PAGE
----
“But in addition to that”, adds Willmott, “we’re seeing digital used to automate previously manually intensive activities. Perhaps more fundamentally, new attackers are emerging that are offering very differentiated value propositions for customers, or perhaps a radically lower cost structure. So when you put these different trends together, you can see that digital becomes a top agenda item for most executives”.

These changes are starting to have a dramatic impact on the design, development, enablement and management of business processes. The advances in analytics, automation, Cloud and mobility have the potential to unlock substantial and previously untapped value from BPO, where providers can assist their client’s transition into becoming digital enterprises.

How does one become digital

There are a number of challenges that large and established enterprises face in transforming themselves in this age of digital disruption. It’s hard for incumbent businesses with legacy systems to move and innovate as quickly as start-ups born in the digital age.

They lack the digital skills across the enterprise to enable the necessary changes. The traditional role of outsourcing and BPO is to allow organisations to tap into skills and expertise that they can’t or find too difficult to manage themselves.

A recent article in ZD Net, “Another dimension to consider here is that as consumers — who are also employees — get more exposure to apps, and their attendant services, they get better at innovation. Although companies generally are either wary of or downright hate employees using Dropbox to get data into and out of the business, the act of doing that is innovative.

As a result, throughout you can now find throughout the organisation employees that have latent talent in terms of IT innovation. It’s no longer the case that all innovation has to come from IT as a top-down effort. IT can take advantage of innovation from the bottom-up.” According to Paul Willmot, for organisations to make a real difference they need the chief executives to drive the digital agenda and for it not to be left as a departmental responsibility.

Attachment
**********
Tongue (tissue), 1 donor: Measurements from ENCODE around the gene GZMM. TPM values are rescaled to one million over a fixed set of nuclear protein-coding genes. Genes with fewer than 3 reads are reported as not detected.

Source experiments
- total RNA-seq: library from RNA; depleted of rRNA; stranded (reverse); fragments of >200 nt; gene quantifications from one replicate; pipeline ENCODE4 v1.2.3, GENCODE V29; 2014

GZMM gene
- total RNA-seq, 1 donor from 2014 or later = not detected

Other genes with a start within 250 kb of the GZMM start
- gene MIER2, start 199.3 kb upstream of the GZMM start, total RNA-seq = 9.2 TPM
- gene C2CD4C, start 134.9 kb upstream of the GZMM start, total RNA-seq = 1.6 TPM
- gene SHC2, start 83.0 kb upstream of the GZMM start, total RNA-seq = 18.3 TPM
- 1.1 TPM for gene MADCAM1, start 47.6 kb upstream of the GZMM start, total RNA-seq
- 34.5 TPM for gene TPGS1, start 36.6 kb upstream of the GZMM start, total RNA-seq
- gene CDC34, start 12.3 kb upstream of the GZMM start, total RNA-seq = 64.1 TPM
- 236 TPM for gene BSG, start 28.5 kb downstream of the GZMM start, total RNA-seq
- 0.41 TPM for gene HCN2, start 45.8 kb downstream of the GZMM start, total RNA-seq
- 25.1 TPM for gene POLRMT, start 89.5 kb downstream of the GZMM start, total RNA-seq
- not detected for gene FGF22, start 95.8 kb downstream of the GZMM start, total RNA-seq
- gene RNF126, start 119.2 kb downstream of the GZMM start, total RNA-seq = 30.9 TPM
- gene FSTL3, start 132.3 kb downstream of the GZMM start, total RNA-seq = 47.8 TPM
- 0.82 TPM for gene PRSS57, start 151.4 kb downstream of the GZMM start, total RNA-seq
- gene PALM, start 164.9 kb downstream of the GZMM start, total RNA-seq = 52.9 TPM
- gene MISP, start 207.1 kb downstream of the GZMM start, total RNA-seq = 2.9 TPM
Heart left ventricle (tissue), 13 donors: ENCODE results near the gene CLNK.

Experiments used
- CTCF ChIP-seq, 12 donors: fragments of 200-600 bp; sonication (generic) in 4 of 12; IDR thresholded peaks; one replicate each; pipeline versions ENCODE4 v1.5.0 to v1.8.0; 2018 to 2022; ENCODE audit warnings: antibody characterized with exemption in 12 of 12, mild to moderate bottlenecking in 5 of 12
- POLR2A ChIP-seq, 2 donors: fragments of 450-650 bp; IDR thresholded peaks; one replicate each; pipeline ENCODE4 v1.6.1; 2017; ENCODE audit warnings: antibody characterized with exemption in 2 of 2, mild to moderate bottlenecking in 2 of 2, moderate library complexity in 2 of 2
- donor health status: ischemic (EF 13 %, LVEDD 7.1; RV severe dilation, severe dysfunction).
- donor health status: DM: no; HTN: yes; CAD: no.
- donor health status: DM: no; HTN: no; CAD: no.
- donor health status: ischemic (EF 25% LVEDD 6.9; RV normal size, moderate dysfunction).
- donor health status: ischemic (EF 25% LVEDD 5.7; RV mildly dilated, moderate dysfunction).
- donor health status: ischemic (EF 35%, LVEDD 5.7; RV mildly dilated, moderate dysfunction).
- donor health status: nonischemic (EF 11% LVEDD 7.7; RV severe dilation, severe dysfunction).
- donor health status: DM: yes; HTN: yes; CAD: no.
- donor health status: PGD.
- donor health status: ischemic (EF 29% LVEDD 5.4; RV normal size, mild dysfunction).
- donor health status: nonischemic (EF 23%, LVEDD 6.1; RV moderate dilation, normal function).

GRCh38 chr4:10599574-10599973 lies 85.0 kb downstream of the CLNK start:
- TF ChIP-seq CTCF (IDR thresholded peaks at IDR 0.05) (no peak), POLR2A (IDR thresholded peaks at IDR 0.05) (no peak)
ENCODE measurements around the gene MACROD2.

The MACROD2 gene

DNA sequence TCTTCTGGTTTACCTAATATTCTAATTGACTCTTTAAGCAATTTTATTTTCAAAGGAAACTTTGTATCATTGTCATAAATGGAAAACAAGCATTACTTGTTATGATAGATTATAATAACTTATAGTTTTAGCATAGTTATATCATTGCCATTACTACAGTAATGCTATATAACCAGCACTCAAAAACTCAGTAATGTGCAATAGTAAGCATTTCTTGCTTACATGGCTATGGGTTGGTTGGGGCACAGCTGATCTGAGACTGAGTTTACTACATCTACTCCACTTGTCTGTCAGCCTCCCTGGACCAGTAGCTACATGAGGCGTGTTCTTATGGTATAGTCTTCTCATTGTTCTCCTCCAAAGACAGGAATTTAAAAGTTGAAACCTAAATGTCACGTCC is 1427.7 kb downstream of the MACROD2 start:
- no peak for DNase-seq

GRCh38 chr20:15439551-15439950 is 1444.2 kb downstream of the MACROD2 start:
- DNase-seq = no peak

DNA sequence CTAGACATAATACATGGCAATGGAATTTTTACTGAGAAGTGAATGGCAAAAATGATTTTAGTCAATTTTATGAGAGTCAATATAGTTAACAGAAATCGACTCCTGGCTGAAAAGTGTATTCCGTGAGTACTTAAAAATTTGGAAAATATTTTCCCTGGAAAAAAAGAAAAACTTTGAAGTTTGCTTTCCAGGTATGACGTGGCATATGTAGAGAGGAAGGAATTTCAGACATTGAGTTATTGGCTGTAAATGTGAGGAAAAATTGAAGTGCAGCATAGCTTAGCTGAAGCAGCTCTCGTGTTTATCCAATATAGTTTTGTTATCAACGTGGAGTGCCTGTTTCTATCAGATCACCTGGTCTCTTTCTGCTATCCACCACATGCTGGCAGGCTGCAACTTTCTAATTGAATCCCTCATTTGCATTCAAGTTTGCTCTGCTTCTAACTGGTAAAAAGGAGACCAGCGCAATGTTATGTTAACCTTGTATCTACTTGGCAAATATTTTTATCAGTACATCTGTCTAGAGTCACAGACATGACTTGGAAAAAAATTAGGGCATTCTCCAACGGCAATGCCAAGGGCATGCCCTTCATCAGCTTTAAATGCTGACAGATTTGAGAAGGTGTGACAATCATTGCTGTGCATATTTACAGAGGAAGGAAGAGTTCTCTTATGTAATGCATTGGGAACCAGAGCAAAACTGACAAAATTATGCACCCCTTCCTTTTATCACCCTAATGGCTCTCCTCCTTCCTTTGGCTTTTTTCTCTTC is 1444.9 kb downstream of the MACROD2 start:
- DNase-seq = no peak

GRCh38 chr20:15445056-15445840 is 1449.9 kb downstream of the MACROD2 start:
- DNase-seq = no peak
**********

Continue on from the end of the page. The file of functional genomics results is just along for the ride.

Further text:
IT becomes a significant driver behind creating business value. A digital business not only employs information technology to manage operations and processes, but uses it to develop and deliver new products and services. A recent thought leadership piece released by Accenture describes it as, “industrial companies are becoming customer service companies. Consumer products companies are becoming Internet companies. Energy companies are becoming information companies. And media and entertainment companies are becoming logistics companies.”

The benefits of being digital

Digital can reduce costs by replacing labour-intensive activities and processes with software-supported activities either through full automation or through improving the productivity of individual workers in their jobs. Willmott states, “One example would be customer service. Historically, if you wanted to change the details on your account or change your address, you would have to ring up and talk to someone or go into a store”.

“Whereas now you can access that function online or through your mobile phone, hence the costs are reduced. If you apply that automation potential throughout the value chain—and this would include functions like HR and finance and operations—you see there are sizable opportunities to reduce costs.
June 16, 2015
  1. Jeff Mazzini said on June 17, 2015 4:10 am:

    Great article Martin and you so spot on with this your article. We see low cost start ups now growing faster than long established business models of the past that are not only struggling at the top end but there is also a lot of resistance from all level with the companies to accept urgent behaviour changes are required by every individual within the organisations. The smart companies are now looking for any area that can generate income and targeting those business models with lower cost distribution and client gathering methods.